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Texas politicians who learn Spanish are at an advantage

Marjorie Cotera / Jennifer Whitney / Callie Richmond / Spencer Selvidge

Spanish-speakers now make up nearly one-third of the population of Texas, and political observes say that's an important factor for politicians to consider during the upcoming 2014 election season.A number of politicians vying for statewide office in Texas are Spanish-speaking, including incumbent Lt. Gov. David Dewhurst and Sen. Leticia Van de Putte, D-San Antonio, who plans to challenge Dewhurst for the lieutenant governor post, according to this Texas Tribune article.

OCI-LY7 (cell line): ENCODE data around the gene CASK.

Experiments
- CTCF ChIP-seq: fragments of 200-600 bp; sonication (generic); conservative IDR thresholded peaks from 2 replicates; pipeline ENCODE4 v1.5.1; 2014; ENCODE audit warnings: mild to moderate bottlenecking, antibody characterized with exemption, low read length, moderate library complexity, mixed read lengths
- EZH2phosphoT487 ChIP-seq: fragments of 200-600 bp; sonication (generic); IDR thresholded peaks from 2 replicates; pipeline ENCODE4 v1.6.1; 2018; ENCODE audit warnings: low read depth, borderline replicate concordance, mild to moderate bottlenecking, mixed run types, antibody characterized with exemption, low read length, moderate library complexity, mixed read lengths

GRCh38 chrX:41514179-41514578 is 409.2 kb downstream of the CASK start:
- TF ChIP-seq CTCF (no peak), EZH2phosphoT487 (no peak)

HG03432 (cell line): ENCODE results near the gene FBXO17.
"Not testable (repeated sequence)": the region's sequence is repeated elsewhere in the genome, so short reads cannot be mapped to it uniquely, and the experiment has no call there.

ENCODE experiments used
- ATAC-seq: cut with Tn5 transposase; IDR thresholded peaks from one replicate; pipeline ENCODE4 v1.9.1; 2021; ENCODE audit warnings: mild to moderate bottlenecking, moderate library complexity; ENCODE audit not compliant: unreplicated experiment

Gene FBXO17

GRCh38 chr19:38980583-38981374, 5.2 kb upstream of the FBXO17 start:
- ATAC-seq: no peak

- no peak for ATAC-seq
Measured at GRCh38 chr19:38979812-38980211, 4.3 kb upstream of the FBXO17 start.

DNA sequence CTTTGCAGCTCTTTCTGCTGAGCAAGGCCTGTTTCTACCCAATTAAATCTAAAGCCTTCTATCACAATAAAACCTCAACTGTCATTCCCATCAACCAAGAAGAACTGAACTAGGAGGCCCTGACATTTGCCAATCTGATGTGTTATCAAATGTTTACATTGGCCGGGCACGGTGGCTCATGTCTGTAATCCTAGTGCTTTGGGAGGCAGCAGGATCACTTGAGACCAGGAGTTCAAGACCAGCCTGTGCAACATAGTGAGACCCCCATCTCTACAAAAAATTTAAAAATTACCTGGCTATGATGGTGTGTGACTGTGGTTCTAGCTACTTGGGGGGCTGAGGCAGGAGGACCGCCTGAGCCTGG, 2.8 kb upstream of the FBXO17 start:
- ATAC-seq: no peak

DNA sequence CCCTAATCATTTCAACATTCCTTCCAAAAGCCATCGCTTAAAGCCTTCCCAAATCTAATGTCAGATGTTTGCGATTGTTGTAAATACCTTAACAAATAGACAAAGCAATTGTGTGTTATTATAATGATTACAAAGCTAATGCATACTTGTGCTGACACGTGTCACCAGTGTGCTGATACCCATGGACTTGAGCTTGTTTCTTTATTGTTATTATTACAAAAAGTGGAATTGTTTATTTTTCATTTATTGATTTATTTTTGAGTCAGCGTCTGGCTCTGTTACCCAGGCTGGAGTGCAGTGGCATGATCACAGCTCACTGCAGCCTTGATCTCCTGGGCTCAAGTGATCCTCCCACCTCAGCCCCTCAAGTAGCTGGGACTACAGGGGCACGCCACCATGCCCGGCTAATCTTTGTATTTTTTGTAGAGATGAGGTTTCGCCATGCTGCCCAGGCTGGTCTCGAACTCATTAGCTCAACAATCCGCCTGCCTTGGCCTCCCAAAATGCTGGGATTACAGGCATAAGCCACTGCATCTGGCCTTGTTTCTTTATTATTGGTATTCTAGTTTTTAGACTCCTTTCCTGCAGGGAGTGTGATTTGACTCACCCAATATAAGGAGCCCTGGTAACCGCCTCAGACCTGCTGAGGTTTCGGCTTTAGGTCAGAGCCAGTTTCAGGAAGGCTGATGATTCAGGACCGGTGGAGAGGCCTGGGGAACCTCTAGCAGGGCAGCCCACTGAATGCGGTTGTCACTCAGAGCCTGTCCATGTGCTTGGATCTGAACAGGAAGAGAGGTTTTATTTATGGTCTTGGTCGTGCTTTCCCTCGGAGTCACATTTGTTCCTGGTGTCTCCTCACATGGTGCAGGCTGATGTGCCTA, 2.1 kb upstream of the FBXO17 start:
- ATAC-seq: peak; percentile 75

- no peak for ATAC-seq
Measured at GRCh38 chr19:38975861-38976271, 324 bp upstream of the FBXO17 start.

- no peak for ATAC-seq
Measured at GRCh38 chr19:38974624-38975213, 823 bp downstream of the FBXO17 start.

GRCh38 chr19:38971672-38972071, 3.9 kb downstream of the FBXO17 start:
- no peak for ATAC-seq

Political consultants call this effect an "in-group." The ability to speak Spanish, whether that's as a native speaker or through learning Spanish purely for professional reasons, gives a politician the ability to connect with Hispanic voters in a way that isn't quite matched any other way.

As the Spanish-speaking population in Texas grows, and as Spanish media such as Univision and Telemundo become more popular, political observers say the ability to speak Spanish is a factor that will give politicians an edge with the Hispanic population, regardless of political affiliation.